As the United States’ largest, independent Design Agent, Gibbs and Cox, Inc. is uniquely positioned to support the Fincantieri Team with the design of FFG(X).  Gibbs and Cox, Inc. has a 90 year history of designing vessels for the US Navy including former class of Frigates, the FFG-7 Oliver Hazard Perry Class, which served in the USN Fleet for over 30 years and remain in active duty with several ally nations today.  This will be the company’s 24th class of US Navy combatant designs.

“We are pleased to continue our long-standing relationship with Fincantieri Marinette Marine and extend our partnership to a new class of ships” said Chris Deegan, Gibbs & Cox president and Chief Executive.  Gibbs & Cox also currently supports Fincantieri as the design agent for the LCS-1 Freedom Class and the Multi-Mission Surface Combatant programs.

Dario Deste, the Fincantieri Marine Group CEO remarked “We are excited to continue our long standing relationship with Gibbs and Cox and look forward to continuing to work with them on this exciting program.”

The Legion receives nod for World Superyacht Award nomination

DLBA Naval Architects is proud to announce that M/Y The Legion has been nominated for the World Superyacht Awards. Garnering a nomination in the Semi-Displacement or Planing Motor Yachts Below 500GT – 35M and Above category, 37.1 meter, The Legion will compete against a field of exceptional vessels when the illustrious awards take place in London this September.

The LegionThe DLBA team is responsible for the structural design, major equipment integration and foundations, hull lines, propulsion machinery, stability, anchoring system, and portlights of the yacht, creating an extensive design package. The Legion was built by Horizon Yachts for a third time yacht owner with specific, well-researched ideas about the vessel he wanted to build.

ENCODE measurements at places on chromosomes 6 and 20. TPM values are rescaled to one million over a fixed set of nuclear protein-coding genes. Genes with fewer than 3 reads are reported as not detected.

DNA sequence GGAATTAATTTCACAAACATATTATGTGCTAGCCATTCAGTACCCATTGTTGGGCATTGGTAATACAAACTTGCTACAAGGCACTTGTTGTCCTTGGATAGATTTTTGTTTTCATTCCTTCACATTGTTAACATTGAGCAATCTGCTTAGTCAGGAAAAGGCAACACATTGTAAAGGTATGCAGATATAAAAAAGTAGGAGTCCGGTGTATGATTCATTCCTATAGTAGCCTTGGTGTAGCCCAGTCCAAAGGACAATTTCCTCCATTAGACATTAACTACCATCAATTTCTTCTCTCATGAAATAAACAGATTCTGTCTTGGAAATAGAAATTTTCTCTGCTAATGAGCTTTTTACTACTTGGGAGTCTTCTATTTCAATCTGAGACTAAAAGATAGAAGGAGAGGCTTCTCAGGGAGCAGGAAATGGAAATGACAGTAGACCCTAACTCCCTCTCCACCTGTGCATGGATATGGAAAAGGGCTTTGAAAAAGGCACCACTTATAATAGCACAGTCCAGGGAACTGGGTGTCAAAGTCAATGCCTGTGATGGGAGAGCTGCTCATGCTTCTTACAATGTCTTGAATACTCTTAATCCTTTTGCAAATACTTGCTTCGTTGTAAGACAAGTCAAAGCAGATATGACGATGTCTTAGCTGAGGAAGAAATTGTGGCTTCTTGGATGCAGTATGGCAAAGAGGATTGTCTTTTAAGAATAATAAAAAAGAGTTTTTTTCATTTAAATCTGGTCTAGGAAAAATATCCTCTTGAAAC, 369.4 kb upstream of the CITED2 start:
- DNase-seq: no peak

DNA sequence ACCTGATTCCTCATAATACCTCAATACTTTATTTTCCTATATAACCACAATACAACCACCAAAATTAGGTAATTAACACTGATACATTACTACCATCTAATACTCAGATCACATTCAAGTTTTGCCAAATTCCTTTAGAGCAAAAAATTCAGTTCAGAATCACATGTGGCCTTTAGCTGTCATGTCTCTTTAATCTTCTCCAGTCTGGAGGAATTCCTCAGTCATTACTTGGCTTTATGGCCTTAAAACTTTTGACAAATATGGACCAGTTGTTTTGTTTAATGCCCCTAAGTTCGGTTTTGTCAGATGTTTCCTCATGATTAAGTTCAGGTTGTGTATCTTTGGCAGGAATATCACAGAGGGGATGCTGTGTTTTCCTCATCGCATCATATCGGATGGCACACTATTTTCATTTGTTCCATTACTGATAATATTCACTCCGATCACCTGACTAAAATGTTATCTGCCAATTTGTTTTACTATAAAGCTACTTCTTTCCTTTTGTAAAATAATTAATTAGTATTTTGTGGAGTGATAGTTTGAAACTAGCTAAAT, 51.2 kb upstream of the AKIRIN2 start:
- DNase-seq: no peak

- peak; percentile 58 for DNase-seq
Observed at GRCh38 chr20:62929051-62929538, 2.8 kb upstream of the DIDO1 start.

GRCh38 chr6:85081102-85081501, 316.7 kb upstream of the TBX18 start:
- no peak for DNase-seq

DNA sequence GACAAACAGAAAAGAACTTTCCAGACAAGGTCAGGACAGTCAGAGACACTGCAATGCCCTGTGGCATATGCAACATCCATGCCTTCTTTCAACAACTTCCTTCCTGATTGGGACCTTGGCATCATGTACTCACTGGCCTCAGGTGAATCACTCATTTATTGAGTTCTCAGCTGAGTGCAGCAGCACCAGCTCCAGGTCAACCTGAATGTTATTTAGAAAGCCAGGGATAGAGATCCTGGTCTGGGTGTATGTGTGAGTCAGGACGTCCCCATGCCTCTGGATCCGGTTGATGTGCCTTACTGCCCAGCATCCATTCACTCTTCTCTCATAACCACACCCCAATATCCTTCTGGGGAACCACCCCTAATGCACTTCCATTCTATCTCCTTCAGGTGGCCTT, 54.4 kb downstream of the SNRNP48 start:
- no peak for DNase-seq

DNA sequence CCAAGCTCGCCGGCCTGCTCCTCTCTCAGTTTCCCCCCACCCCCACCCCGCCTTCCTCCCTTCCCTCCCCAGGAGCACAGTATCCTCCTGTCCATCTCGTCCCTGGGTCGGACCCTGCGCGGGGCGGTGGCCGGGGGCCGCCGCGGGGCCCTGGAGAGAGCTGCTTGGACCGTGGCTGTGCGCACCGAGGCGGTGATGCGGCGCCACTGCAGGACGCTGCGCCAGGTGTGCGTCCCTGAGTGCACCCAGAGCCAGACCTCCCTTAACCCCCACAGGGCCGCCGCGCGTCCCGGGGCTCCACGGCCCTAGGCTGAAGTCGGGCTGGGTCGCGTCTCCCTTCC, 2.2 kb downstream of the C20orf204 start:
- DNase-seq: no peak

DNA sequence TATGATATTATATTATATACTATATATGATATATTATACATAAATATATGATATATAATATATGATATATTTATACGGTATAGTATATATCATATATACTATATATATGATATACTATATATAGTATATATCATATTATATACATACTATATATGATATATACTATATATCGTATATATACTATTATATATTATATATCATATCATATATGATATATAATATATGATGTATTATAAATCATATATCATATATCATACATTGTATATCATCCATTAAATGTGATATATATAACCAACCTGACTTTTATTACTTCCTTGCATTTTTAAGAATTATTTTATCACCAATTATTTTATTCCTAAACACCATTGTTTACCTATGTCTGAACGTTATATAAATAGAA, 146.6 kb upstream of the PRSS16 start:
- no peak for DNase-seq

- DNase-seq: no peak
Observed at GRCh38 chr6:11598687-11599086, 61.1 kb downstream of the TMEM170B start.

“We predicted a top speed of 23 knots and the boat achieved 24 knots,” says DLBA’s Jeffrey Bowles.

“It’s not often an owner takes delivery and the boat goes faster than he expected.”

A key requirement for the owner was a hull that delivered efficiency over long distances, with the ability to achieve bursts of speed into the semi-planing regime. After weight and performance estimates were developed, DLBA determined that a double chine hull form would best meet these needs. The double-chine hull allows for minimal resistance, provided increases transverse stability when operating in displacement mode at lower speeds, and provides improved seakeeping (ride quality) when operating as a semi-displacement hull at higher speeds.

RP110 World Superyacht Awards

This yacht is the biggest vessel to date for her owner, which allowed Horizon Yachts, and the project design team to bring the owner’s innovative spatial concepts and lifestyle requirements to life.

At the owner’s request, an extended swim platform was added, providing ample space for sunbathing and watersports, and visually elongating the yacht. Built of carbon fiber, it’s strong enough to hold the yacht’s tender, and hydraulically raises and lower to provide guests easy access to the water.

Designed to make the most out of the outdoor experience, The Legion’s expansive decks include a spacious flybridge with a jacuzzi big enough for ten, and space to entertain, as well as a forward bow seating area linked by walk-around decks connecting to an aft deck dining and bar area.

The RP110 model has been a great success for Horizon Yachts that can be attributed to the combination of elegant superstructure with the use of the double chine hull for excellent stability and seakeeping, as well as the minimization of drag for increased efficiency. A flexible layout, which lends itself to customization, further adds to the appeal of the RP110; a design DLBA is proud to see still going strong more than a decade after its creation.

The Legion was built to meet DNV High Speed Light Craft rules. In doing so, the DLBA team was able to leverage its body of experience designing other larger, high speed yachts to DNV Rules. We’ve been proud to see the success of this vessel on the water and are looking forward to seeing her compete for recognition in a field of cutting-edge yachts come September.

Watch a video about “The Legion” here: